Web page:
Opinion / Guest Commentary / Our Readers Write:
What were the authors of Senate Bill 50 and Senate Bill 330 thinking when they unilaterally decided to invalidate the rights of the voters of San Diego County when they drafted a bill that suspends San Diego’s coastal 30-foot height limitation?
These two bills call for new multi-family units to be built, depending upon their distance from a major transit site, to be a maximum of 45 to 55 feet in height. The bill further invalidates every local Coastal San Diego town council and zoning committee by suspending single-family zoning ordinances. SB 50 allows multi-family units to be built within single family residential-zoned areas that are within a quarter- to half-mile of a major transit stop.
There is a reason that 40-some years ago San Diegans voted in the coastal 30-foot height limitation. Just look at the photograph of the mural within the La Jolla Post Office on Wall St. Look at the beauty of that mural and imagine the same mural if drawn in 10 years impacted by large residential apartment buildings. The voters knew what they were doing when they voted in the coastal 30 foot height restriction. They wanted to keep the San Diego coastline pure and not screw it up as most coastal cities have done.
We are San Diego, we are not Miami Beach, not Honolulu, not Chicago, not Vancouver, not Monaco; just to name a few of world coastal cities whose beachfronts have been mucked up with towering buildings. San Diego is a West Coast beach town with a Midwest-feel and this is what separates us from Los Angeles and Bay Area cities.
Many of us who live along the coast have lived here for decades and have worked with local agencies to make sure our single-family residential neighborhoods are separate from those sub-markets where multi-family units, retail strips and office buildings are permitted. It’s not our desire to become another Houston where there is no zoning.
The idea of the State de-legitimizing our 30-foot height restriction is ludicrous. It’s a simple stealing of a past election. What if the State Senate was controlled by folks from Southern California where we live in a continuous water shortage? Would it be OK for these elected officials to unilaterally decide to dam Yosemite Valley? Of course not.
We all know there is a housing shortage in California, but the State Senate should not be making decisions that make no sense and rescind longstanding rights. If the State feels there is a need to create additional middle- and low-income housing near public transit lines, the State always has the right to obtain land near public transit sites, by eminent domain, and go to the expense of building the needed structures. There is nothing stopping the State from floating bonds to cover the cost of said housing.
Should these bills come to pass, there will be extra stress placed on our local infrastructures, i.e. streets, sewers, schools, police to name a few. We already know the roads in and out of La Jolla are overwhelmed and there is a parking issue. It seems presumptuous of these bill-writers to just assume local towns will cover these extra expenses.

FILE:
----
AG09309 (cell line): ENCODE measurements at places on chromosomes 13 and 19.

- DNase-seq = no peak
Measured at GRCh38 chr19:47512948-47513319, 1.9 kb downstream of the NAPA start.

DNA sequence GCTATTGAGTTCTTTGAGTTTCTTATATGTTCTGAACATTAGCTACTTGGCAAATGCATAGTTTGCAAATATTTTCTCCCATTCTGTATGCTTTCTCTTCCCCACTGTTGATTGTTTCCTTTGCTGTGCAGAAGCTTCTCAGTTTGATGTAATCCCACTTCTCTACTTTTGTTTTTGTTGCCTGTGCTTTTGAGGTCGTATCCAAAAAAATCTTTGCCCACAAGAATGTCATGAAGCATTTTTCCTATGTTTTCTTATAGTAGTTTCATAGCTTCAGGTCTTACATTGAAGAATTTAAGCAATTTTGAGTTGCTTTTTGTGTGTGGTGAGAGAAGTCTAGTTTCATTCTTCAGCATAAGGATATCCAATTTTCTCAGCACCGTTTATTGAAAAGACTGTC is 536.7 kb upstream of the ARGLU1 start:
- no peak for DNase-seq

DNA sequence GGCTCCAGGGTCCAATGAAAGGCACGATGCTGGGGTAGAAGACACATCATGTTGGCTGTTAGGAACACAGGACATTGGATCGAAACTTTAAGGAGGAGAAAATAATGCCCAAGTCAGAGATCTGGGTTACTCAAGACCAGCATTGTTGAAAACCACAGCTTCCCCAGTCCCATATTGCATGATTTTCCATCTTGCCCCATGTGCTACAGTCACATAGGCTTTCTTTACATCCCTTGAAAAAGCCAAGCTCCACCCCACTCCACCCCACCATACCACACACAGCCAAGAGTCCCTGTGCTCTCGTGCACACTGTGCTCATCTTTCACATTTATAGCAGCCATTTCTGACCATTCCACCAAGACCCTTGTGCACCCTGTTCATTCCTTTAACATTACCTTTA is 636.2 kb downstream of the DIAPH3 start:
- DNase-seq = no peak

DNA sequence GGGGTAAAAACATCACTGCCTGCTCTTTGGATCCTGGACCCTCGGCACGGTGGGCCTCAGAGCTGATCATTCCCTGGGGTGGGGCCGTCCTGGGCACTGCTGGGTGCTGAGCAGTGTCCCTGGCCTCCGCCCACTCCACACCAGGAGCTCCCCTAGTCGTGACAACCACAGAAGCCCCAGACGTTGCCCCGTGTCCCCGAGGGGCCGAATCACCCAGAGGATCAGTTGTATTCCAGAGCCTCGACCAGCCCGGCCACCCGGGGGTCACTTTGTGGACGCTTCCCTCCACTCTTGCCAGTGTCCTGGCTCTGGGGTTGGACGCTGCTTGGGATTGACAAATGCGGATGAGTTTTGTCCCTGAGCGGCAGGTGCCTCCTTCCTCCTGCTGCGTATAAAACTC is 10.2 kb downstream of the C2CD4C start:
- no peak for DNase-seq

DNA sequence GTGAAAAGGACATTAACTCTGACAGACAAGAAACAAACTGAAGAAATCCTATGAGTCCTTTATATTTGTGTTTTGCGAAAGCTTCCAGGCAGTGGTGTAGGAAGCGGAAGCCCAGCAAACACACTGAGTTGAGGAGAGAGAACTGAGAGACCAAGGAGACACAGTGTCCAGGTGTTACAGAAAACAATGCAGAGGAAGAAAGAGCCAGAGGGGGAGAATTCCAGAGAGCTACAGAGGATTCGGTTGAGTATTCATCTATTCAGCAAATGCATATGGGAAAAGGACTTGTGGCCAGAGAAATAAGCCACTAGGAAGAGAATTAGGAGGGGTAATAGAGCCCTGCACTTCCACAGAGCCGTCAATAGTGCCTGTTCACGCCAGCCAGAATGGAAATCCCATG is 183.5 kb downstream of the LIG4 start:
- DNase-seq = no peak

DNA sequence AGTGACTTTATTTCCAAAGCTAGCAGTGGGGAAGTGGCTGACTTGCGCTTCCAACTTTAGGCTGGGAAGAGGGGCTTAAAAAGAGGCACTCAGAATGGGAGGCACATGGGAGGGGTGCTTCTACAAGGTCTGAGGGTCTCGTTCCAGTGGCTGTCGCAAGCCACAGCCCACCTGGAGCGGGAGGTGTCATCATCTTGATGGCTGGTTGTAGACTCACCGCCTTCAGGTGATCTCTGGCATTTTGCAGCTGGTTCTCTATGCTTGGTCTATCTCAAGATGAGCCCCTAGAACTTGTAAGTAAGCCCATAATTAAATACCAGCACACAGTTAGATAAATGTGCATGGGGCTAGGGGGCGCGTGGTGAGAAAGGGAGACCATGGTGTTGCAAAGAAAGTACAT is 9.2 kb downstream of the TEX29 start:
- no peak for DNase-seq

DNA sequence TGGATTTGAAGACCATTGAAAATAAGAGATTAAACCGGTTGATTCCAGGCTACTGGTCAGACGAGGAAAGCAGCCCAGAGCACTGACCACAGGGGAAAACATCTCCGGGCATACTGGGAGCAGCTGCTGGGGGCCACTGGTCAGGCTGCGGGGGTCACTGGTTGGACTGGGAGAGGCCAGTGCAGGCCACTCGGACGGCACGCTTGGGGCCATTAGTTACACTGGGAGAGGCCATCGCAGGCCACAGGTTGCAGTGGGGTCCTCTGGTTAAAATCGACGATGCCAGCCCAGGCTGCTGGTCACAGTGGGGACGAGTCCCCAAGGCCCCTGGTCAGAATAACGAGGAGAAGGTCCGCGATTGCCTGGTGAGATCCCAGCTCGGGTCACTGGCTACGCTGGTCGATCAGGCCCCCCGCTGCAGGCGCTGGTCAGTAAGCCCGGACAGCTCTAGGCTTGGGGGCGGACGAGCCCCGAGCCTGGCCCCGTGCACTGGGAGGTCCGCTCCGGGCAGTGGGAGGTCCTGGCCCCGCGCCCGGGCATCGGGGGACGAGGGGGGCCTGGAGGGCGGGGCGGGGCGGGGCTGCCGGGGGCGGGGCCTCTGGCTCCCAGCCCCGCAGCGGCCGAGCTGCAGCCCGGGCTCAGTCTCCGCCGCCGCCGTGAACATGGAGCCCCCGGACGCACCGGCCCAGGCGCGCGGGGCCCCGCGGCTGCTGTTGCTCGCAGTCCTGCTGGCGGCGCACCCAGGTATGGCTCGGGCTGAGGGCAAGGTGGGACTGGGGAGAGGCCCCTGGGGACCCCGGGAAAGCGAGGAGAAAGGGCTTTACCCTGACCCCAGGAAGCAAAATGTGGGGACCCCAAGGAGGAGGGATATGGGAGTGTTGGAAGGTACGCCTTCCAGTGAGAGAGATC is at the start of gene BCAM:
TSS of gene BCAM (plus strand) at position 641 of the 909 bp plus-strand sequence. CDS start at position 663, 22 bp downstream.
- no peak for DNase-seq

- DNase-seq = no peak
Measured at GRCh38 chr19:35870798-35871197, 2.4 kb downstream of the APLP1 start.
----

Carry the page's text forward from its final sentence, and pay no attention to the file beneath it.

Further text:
To create additional revenue to pay the cost of our infrastructure burden and, at the same time, generate additional homes for sale, fees that out-of-state owners of California residential real estate should be increased. Currently, many States charge out-of-state residential property owners a higher property tax than in-state residential owners pay. This is due to the fact that these out-of-state property owners pay very little state sales tax and no State income tax.
California should consider a 1/2 percent surcharge, of the value of a residential unit owned by out-of-state property owners, with the added revenue going to the local community to cover infrastructure improvements.
Something has to be done in regard to short-term rentals that allow absentee homeowners to retain ownership and thus depress the For Sale market. Simply make it illegal to rent out an unoccupied home for 60 days or less. This would be great for neighborhood stability and super for the hospitality industry.
Concurrently, the local hotel room limit should be eliminated and replaced with the ability to convert existing retail or office properties in the commercial core of La Jolla into boutique hotels and bed-and-breakfasts, similar to what has been done in Carmel by the Sea.
The Village of La Jolla has plenty of room in commercially zoned districts close to bus lines to allow the construction of multi-family residential thus eliminating the need for multi-family units to creep into residential neighborhoods. Additionally, there are enough buildings that, if rehabbed, and kept at a 30-foot limit, could generating a plethora of multi-family residential to satisfy the market with mixed-use housing units above retail in The Village core, on streets like Ivanhoe, Herschel, Girard, Fay and Pearl.
We all know that if the two bills, as written, are approved residential neighborhoods along the San Diego coast will be destroyed and our unobstructed vista views obliterated. No low-income or middle- income families will occupy the multi-family buildings constructed as they will all be rented out to the wealthy, and eventually, sold off as high-priced condominiums.
This fact is further reinforced in section 65918.51 subsection (B) further subsection (II) of SB 50, which states that residential projects of 10 or fewer units need to provide no low- or middle-income units and that residential projects of 11-20 units may pay an in-lieu fee to get around housing low- or middle-income families.
— Phil Wise is a long-time resident of Princess Street in La Jolla.
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